Getting engaged is an exciting time filled with an outpouring of facebook comments and wedding planning talk with just about everyone you know. With so much to do and tons of options, it’s almost like every bride and groom is out to fend for themselves. There are so many websites out there with ideas and inspiration (and let’s not even start with Pinterest and Instagram). Frankly, it can be quite overwhelming! Read on for my recommendations and tips on getting started on wedding planning.
1. Set a budget.
Money talk isn’t the most romantic discussion to have with your fiance but it’s the most important one you will have in the planning process. You wouldn’t go looking for a car or a house without first setting a budget for yourself, right? A wedding is the same way, in that you need to know what you are comfortable spending.
Who is paying?
Are your parents chipping in and how much?
How much do you want to spend in total?
Many guys aren’t aware of how much weddings actually cost. Luckily, women are often more informed in this area. This is a good time to get a reality check and count the costs. Some wedding expenses include ceremony venue, reception venue, food, photographer, flowers, centerpieces and decor, invitations, gifts, attire, rings, thank you cards, DJ/band, minister, favours, videographer, hair/makeup, wedding coordinator… and the list goes on. Weddings don’t happen for free, that’s for sure.
If you have no clue how much you’d like to spend, consider this. According to Weddingbells.ca the average wedding in Canada typically costs around $31,000 with 140 guests. If you’re holding a big banquet dinner with everyone you and your family knows, that average goes up. Planning to get hitched downtown Toronto at a unique venue? That number will go up even more. The cost of the reception alone will often cost a couple close to half of the wedding budget.
Lots of websites and blogs will give you estimates for different vendors, but what really matters is what you want at your wedding and what you are comfortable spending. If you don’t know where to start, connecting with a knowledgeable wedding planner will be helpful.
2. Make a guest list
Before you start dreaming about your wedding ceremony and reception venue, make a list of guests you’d like to invite. Be realistic, include significant other counts (or don’t include them if you don’t plan on inviting them) and make sure everyone, including friends of both sets of parents, are accounted for.
It will also be important to ask your parents about guests they want to invite. Especially if your parents have chipped in some money, they may be inclined to bring an entourage of their own.
Use a spreadsheet and be diligent in creating the list. You might end up using this to organize invitation send-outs and tracking later on.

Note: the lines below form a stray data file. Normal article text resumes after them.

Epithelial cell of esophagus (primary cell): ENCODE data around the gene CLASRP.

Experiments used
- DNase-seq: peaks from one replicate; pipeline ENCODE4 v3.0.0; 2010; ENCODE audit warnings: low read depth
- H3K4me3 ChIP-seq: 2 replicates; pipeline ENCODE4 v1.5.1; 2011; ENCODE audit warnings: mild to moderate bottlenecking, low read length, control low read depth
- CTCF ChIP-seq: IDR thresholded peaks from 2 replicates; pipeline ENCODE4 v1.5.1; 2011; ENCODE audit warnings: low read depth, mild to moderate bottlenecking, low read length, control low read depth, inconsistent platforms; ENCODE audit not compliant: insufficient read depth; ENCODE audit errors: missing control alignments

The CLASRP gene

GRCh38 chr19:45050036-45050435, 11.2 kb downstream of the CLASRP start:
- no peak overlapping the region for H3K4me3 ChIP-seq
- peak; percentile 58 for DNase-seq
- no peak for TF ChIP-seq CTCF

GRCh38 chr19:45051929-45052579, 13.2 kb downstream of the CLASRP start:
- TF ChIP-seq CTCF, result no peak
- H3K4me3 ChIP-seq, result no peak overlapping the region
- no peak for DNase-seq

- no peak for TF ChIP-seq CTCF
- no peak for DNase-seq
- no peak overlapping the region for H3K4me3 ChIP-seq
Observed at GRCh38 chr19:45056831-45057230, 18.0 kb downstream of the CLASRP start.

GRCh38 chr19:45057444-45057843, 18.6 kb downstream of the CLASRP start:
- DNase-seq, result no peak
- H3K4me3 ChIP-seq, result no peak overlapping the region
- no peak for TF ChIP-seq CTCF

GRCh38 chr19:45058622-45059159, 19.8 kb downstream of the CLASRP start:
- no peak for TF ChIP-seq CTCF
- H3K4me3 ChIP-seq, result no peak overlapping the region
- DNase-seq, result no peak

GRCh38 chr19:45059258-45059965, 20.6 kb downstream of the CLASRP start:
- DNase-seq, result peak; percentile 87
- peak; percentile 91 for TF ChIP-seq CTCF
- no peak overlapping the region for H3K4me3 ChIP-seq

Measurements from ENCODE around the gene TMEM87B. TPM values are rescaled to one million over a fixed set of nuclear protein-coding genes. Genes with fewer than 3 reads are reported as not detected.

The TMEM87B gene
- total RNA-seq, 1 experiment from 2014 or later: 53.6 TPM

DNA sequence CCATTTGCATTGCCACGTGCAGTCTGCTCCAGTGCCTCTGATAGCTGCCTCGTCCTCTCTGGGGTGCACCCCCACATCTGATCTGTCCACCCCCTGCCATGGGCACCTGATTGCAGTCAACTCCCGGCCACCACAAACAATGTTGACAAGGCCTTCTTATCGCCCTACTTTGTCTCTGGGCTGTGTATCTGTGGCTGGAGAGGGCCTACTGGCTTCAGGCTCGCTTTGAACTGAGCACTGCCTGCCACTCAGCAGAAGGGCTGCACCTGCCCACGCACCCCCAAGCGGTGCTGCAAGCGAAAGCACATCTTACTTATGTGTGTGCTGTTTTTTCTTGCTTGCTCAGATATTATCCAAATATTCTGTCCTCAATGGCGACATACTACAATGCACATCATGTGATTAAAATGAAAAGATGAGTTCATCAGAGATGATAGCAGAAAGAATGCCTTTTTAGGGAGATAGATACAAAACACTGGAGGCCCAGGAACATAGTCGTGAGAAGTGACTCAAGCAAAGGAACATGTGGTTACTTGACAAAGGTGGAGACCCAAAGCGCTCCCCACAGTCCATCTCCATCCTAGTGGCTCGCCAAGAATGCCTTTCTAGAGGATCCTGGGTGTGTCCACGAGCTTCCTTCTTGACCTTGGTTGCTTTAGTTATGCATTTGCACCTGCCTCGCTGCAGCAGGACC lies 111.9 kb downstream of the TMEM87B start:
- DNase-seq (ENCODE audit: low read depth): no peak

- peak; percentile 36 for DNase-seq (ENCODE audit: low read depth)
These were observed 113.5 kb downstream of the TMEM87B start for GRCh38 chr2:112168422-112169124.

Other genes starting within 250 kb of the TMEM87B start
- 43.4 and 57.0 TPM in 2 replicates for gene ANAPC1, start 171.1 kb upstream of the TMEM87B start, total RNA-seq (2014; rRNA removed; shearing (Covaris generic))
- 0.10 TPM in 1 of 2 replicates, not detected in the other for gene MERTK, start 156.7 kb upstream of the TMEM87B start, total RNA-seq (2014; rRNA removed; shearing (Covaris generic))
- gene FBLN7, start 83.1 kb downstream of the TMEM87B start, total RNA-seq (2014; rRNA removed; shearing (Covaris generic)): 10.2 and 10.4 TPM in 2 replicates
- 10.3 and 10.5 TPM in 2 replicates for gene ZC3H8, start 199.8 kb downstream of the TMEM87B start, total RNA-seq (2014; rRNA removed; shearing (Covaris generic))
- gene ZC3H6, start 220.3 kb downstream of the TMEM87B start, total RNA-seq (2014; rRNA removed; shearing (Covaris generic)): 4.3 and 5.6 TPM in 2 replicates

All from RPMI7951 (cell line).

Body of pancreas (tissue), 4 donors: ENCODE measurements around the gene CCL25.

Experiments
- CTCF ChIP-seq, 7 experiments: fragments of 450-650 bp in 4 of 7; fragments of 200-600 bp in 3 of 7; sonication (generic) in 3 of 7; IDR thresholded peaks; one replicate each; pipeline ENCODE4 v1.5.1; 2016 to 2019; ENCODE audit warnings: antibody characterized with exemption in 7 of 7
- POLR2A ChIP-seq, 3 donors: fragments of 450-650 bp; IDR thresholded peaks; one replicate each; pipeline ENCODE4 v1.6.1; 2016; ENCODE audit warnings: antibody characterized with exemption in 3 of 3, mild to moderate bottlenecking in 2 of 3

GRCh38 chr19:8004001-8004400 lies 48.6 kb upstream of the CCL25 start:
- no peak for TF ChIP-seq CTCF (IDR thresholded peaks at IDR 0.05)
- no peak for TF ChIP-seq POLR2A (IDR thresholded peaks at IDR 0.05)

Even with the guest list created, you can expect 10-20% of them to not be able to come. Now that you have a rough guest list, you will have an idea of how big a venue you will need!
3. Pick a date and secure venue(s)
This is an important step and it is easier said than done! Now with your new budget in hand and rough guest list, you can start looking into venues. This means calling to inquire, looking at the costs and options, visiting them in person and negotiating costs. You will need a wedding date and venue before you can move forward with your planning.
When on the venue search, you will need to have thought about a few things in advance. Will your ceremony and reception be held at two separate places? What date are you looking at? Are you flexible with the date? What is your rough budget per person for the reception overall?
Finding a venue that fits your budget and your guest list can be a time-consuming and tiring search, especially if you are unfamiliar with venues in the city and if you are looking to book in peak wedding season. In Toronto alone, there must be hundreds of possible wedding venues. If you are looking to seek a knowledgeable wedding planner who can assist with the research and recommendations for your venue search, contact me today!
4. Book your important vendors
Once you have your wedding date and venues booked (congrats!), you’ll want to look into booking the important vendors. What is important to you might not be important to someone else. Often important vendors will include the photographer, videographer or wedding coordinator. But if there are other vendors that you really had your heart on booking, make sure to book them early. Once wedding show season hits in January to March, vendors start to book up quickly.
OK, that should keep you busy for a little bit!
The first few months of a couple’s engagement are pretty exciting but can come with a lot of anxiety and stress as wedding planning discussions start. Planning a wedding is often the first major project that a couple embarks on together. This project usually takes 250 hours to plan in total, can cost a lot of money and many people are emotionally invested in it (especially the bride and groom). An experienced wedding planner can help in alleviating the stress that comes with this territory as well as offer discounts and recommendations to vendors, so don't hesitate to find one. Happy planning!
Rebecca Chan is an award-winning Toronto wedding planner. Find her online at http://www.rebeccachan.ca
Photo source: Blush and Bowties